Are Human Rights Improving or Regressing?

Guest Post

Around the world, human rights remain an important topic. Over the last 50 years, they have evolved from an abstract goal into a concrete set of rights that remain a major topic of activists, political leaders, and global journalists.

Today, human rights remain a controversial topic. A recent news article in the Mail Online was published with the headline “Human Rights an Affront to Justice”, arguing that payments sanctioned by the European Court of Human Rights had been given out to criminals, threatening the pursuit of justice.

Within Europe and the UK, human rights are often the subject of political debates and discussions. Throughout the world, however, they play a different role. Human rights are an important part of maintaining stability and quality of life in many of the world’s most dangerous and oppressive countries.

Foreign secretary William Hague spoke about the importance of defending human rights at the recent Conservative Party conference in Manchester. Hague praised non-governmental organisations, stating “human rights defenders languishing in the prisons of repressive regimes are not forgotten because of British NGOs.”

The importance of defending human rights becomes clear when confronted with a list of the countries that don’t uphold them. North Korea, Afghanistan, the Central African Republic, and many others are all guilty of ignoring essential human rights and oppressing people.

Looking over the offenders, it becomes immediately clear that defending human rights goes hand in hand with protecting human decency.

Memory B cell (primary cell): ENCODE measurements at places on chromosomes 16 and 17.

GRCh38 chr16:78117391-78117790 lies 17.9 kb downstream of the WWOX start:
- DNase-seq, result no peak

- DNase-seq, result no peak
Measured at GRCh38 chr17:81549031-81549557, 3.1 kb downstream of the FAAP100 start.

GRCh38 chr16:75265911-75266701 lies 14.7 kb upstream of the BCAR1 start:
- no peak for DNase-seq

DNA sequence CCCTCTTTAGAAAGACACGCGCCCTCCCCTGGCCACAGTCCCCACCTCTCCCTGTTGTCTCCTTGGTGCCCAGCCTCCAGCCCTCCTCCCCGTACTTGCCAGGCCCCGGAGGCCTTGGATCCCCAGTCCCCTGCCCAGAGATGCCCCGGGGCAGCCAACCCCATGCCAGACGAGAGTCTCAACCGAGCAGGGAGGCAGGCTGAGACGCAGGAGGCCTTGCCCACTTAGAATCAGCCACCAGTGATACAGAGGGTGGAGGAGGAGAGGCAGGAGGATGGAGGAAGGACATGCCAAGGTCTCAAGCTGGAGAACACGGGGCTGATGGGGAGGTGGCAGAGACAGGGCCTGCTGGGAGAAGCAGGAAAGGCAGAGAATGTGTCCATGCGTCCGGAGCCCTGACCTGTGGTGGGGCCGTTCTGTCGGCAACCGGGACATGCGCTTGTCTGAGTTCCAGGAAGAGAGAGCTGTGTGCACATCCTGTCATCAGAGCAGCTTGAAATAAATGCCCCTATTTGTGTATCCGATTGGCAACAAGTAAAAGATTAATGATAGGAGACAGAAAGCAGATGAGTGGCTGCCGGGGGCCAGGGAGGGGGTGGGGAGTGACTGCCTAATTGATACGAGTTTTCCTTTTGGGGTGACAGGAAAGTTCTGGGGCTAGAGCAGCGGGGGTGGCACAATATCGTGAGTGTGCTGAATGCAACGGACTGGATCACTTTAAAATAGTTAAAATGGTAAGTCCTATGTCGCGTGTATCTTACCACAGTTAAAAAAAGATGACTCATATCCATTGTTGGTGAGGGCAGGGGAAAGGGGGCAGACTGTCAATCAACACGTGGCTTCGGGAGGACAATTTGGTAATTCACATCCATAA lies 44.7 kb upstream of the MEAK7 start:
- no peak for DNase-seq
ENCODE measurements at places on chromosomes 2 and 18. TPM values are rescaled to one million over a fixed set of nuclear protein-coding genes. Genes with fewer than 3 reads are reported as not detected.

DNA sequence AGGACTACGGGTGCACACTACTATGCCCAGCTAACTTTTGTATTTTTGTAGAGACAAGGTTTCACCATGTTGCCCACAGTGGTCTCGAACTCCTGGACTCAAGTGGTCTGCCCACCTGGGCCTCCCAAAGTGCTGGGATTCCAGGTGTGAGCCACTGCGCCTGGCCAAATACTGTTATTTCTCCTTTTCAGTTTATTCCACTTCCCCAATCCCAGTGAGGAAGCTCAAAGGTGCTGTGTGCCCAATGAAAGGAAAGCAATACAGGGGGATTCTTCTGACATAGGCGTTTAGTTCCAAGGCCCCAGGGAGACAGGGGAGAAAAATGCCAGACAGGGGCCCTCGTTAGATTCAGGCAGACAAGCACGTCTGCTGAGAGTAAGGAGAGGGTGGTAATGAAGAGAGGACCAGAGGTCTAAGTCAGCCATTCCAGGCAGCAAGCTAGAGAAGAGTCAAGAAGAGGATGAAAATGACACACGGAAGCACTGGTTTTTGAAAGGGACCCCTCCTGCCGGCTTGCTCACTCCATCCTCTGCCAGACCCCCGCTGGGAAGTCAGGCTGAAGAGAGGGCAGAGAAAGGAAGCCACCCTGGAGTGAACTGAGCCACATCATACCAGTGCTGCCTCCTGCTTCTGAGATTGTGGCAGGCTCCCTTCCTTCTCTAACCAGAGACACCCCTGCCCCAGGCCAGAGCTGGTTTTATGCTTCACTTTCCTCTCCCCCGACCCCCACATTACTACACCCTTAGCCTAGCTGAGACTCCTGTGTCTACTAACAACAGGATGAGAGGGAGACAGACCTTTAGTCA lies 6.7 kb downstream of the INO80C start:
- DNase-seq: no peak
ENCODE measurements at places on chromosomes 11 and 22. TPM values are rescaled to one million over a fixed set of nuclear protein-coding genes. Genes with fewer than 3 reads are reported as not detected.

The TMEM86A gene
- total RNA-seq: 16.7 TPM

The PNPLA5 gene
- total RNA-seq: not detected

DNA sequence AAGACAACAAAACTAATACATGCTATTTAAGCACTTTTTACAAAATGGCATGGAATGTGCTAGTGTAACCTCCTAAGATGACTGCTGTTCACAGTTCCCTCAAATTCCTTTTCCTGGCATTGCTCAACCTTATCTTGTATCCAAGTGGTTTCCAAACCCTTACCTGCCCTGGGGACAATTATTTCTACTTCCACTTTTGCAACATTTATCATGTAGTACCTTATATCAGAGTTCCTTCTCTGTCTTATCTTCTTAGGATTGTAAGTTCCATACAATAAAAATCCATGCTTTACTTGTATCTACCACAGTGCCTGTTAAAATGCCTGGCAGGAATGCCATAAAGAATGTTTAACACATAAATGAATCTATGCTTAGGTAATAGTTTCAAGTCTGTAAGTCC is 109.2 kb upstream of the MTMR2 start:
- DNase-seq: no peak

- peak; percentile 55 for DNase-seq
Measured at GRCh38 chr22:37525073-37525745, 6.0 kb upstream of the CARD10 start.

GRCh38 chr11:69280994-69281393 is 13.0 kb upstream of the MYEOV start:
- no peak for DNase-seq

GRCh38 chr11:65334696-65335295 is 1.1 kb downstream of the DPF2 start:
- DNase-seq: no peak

With many parts of the world engulfed in war, some people believe that there has been little progress made in defending and ensuring human rights during the last half-century. Human rights as a concept – albeit not as a concrete legal term – have an interesting history that extends back far further than 50 years.

All of the world’s major religions explored and considered the importance of human rights and decency, albeit not necessarily under the banner of human rights. In some ways, the basic human rights that we respect and uphold today were outlined in the Ten Commandments.

The wars of the 20th century stand as important examples of what can occur when governments ignore human rights in favour of other priorities. The human rights that we benefit from today were, not surprisingly, established in the wake of huge destruction and human suffering during World War II and the Holocaust.

On the 10th of December 1948, just three years after the end of World War II, the UN adopted the Universal Declaration of Human Rights. The declaration is still the most important document on human rights, and the fundamental source for measuring whether or not human rights are still observed and respected today.

51 member states signed the document in December 1948 – a number that’s since grown to include 192 members of the United Nations. The document, which was as the time thought of as idealistic, has since been upheld by the International Court of Justice and the UN Security Council and is regarded as one of the most important documents for keeping the world peaceful and respectful of human decency.

Unfortunately, there are still many countries that do not observe or respect human rights. In many parts of the world, the rights given to women, children, and the poor are abused or ignored. Over 60 million people still live in extreme poverty according to the World Bank.

While the 30 fundamental human rights outlined in the 1948 declaration remain the same, the challenge of upholding these rights continues to trouble many of the UN’s member states. Governments are still forced to consider how to best uphold human rights using political, social, and economic means.

This article was written by Vannin Capital. Visit their website litigationfunding.com to learn more.

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